Assisted Reproductive Technology (ART) in India
- ART refers to a range of techniques used to achieve pregnancy by handling sperm or egg cells outside the human body and transferring embryos into the woman’s reproductive tract.
- It is regulated by India’s Assisted Reproductive Technology (Regulation) Act 2021.
- ART in India is regulated by the Indian Council of Medical Research (ICMR).
- National Guidelines for Accreditation, Supervision, and Regulation of ART Clinics were established in 2005.
Definition and Techniques of ART
- ART encompasses various procedures, including sperm donation, in-vitro fertilization (IVF), and gestational surrogacy.
- It involves handling sperm and egg cells in a laboratory setting to facilitate fertilization and embryo development.
Types of ART Procedures permitted:
- In Vitro Fertilization (IVF): Eggs and sperm are fertilized in a laboratory dish, and resulting embryos are transferred to the uterus.
- Intracytoplasmic Sperm Injection (ICSI): A single sperm is directly injected into an egg.
- Intrauterine Insemination (IUI): Sperm is placed directly into the uterus during ovulation.
- Surrogacy: A surrogate mother carries and delivers a baby for another individual or couple.
Provisions of the ART (Regulation) Act, 2021:
- The ART (Regulation) Act 2021 provides a system for the implementation of the law on surrogacy by setting up the National Assisted Reproductive Technology and Surrogacy Board.
- The Act aims at the regulation and supervision of ART clinics and assisted reproductive technology banks, prevention of misuse, and safe and ethical practice of ART services.
Definition of ART Services:
- The Act defines ART to include all techniques that seek to obtain a pregnancy by handling the sperm or the oocyte (immature egg cell) outside the human body and transferring the gamete or the embryo into the reproductive system of a woman. These include gamete donation (of sperm or egg), in vitro fertilization (IVF), and gestational surrogacy.
- ART services will be provided through (i) ART clinics, which offer ART-related treatments and procedures, and (ii) ART banks, which collect, screen, and store gametes.
Eligibility Criteria for Donors:
A bank may obtain semen from males between 21 and 55, and eggs from females between 23 and 35. The woman may donate eggs only once in her life and not more than seven eggs may be retrieved from her. A bank must not supply the gamete of a single donor to more than one commissioning party (i.e., couples or single women seeking services).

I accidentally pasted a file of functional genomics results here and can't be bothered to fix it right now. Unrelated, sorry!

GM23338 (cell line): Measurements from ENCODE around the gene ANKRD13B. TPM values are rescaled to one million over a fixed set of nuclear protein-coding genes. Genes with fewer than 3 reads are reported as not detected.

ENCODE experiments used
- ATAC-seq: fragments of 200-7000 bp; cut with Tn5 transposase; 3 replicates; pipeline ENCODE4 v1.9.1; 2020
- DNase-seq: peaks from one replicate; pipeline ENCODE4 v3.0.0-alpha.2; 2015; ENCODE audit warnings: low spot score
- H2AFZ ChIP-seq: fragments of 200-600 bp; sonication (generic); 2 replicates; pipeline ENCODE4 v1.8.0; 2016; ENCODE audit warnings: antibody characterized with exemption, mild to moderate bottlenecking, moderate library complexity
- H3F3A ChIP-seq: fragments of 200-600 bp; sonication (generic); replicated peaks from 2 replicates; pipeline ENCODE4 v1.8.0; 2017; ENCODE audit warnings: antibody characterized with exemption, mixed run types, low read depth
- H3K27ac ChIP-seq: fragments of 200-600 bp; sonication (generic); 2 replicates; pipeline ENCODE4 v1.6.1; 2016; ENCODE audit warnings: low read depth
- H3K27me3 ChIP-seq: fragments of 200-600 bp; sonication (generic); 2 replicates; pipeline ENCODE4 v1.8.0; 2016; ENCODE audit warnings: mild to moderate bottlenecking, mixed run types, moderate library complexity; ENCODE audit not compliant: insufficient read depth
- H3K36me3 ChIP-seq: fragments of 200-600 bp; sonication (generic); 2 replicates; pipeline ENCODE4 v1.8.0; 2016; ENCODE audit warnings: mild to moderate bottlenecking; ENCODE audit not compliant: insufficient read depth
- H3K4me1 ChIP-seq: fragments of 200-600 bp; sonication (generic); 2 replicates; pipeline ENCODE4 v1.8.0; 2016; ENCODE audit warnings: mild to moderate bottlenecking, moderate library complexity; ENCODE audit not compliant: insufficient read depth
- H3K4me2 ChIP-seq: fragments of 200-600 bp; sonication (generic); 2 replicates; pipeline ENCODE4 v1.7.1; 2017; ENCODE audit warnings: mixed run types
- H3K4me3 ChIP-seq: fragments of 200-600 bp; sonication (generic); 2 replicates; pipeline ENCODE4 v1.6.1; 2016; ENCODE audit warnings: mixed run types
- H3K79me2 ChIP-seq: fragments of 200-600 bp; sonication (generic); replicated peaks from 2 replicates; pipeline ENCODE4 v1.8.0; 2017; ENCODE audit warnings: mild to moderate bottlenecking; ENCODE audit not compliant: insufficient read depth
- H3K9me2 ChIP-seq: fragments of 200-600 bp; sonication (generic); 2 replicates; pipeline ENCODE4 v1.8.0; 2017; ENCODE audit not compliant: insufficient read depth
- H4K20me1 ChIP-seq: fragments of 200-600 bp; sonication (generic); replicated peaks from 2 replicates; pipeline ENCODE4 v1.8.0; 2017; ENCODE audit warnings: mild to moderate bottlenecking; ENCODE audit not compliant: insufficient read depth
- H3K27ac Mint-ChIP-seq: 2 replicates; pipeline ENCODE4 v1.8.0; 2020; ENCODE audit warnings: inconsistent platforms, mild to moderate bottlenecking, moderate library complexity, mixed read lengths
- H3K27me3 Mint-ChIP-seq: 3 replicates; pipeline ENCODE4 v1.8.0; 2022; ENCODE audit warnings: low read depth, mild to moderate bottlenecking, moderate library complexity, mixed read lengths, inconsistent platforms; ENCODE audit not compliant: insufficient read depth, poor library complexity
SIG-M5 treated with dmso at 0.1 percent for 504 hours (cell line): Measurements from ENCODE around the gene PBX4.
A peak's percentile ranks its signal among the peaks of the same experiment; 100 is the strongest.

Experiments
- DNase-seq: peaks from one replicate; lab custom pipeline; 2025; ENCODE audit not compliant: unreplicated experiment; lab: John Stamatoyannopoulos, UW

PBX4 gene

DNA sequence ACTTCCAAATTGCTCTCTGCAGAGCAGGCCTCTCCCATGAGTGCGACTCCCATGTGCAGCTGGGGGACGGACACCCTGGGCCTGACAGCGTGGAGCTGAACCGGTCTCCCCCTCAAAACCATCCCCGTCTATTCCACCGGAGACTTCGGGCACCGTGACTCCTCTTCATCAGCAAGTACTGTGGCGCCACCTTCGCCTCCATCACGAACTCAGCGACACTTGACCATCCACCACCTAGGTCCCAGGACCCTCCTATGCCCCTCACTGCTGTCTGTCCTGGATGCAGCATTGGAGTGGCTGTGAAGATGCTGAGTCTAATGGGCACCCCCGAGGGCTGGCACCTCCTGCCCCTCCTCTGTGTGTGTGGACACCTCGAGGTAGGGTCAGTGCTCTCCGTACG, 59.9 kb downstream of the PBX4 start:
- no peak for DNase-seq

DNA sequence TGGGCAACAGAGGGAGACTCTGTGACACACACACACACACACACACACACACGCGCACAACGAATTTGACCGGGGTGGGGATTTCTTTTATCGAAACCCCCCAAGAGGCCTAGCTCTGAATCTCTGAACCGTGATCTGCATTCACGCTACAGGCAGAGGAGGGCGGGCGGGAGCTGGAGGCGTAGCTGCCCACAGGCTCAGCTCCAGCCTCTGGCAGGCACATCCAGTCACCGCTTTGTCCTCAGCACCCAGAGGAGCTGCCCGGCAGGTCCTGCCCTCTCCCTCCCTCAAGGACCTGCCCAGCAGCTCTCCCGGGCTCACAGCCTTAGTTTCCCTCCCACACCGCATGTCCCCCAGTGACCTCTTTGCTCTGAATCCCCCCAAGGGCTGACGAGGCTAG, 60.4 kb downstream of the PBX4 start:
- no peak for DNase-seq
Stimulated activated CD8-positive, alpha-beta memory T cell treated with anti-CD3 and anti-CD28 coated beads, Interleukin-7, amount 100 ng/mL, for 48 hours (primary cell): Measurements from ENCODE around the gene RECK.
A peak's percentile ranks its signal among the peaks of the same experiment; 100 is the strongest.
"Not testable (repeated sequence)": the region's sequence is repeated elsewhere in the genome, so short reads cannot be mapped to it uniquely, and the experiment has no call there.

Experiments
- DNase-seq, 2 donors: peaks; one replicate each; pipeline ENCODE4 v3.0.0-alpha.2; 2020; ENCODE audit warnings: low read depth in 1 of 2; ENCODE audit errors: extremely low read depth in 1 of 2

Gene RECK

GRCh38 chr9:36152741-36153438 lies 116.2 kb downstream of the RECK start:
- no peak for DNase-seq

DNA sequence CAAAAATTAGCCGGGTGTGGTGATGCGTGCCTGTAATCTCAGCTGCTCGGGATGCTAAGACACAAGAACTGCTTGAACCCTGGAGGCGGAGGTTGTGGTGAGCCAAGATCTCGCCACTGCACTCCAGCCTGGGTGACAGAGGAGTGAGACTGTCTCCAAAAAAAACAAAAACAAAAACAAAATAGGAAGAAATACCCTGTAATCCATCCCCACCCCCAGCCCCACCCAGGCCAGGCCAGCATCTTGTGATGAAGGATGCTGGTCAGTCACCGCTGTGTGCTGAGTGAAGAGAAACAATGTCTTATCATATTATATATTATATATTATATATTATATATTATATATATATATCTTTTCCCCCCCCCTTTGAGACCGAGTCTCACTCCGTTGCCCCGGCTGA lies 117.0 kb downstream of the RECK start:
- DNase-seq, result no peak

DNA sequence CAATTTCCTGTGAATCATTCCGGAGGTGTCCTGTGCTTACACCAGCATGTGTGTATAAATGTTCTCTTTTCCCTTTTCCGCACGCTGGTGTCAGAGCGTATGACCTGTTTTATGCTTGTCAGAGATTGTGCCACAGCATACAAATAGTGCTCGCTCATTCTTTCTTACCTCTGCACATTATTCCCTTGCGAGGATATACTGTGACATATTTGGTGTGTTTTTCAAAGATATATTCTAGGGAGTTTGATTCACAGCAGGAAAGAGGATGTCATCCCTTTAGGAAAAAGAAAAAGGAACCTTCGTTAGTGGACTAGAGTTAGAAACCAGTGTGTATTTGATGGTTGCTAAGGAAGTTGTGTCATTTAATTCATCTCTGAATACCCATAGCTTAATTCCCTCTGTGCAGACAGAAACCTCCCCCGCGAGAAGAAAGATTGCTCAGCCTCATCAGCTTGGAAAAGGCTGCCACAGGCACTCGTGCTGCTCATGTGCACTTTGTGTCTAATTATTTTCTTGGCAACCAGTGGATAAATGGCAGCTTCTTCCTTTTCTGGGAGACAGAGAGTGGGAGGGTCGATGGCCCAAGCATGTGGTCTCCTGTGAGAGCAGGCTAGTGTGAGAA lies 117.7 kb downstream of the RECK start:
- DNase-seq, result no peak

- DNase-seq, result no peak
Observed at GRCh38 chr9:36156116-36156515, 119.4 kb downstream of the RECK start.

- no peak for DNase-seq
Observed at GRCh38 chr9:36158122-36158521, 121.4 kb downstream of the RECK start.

Conditions for Offering Services:
ART procedures must be conducted only with the written consent of the commissioning parties and the donor. The commissioning party will be required to provide insurance coverage in favour of the egg donor (for any loss, damage, or death).
Rights of a child born through ART:
A child born through ART will be deemed to be a biological child of the commissioning couple and will be entitled to the rights and privileges available to a natural child of the commissioning couple. A donor will not have any parental rights over the child.
Exclusion of Unmarried and Heterosexual Couples:
- The Act excludes unmarried men, divorced men, widowed men, unmarried yet cohabiting heterosexual couples, trans persons, and homosexual couples (whether married or cohabiting) from availing of ART services.
- This exclusion is relevant as the Surrogacy Act also excludes the above-mentioned persons from taking recourse to surrogacy as a method of reproduction.
Reduces the Reproductive Choices:
The Act is also limited to those commissioning couples who are infertile – those who have been unable to conceive after one year of unprotected coitus. Thus, it is limited in its application and significantly reduces the reproductive choices of those excluded.
The prices of the services are not regulated, this can certainly be remedied with simple directives.
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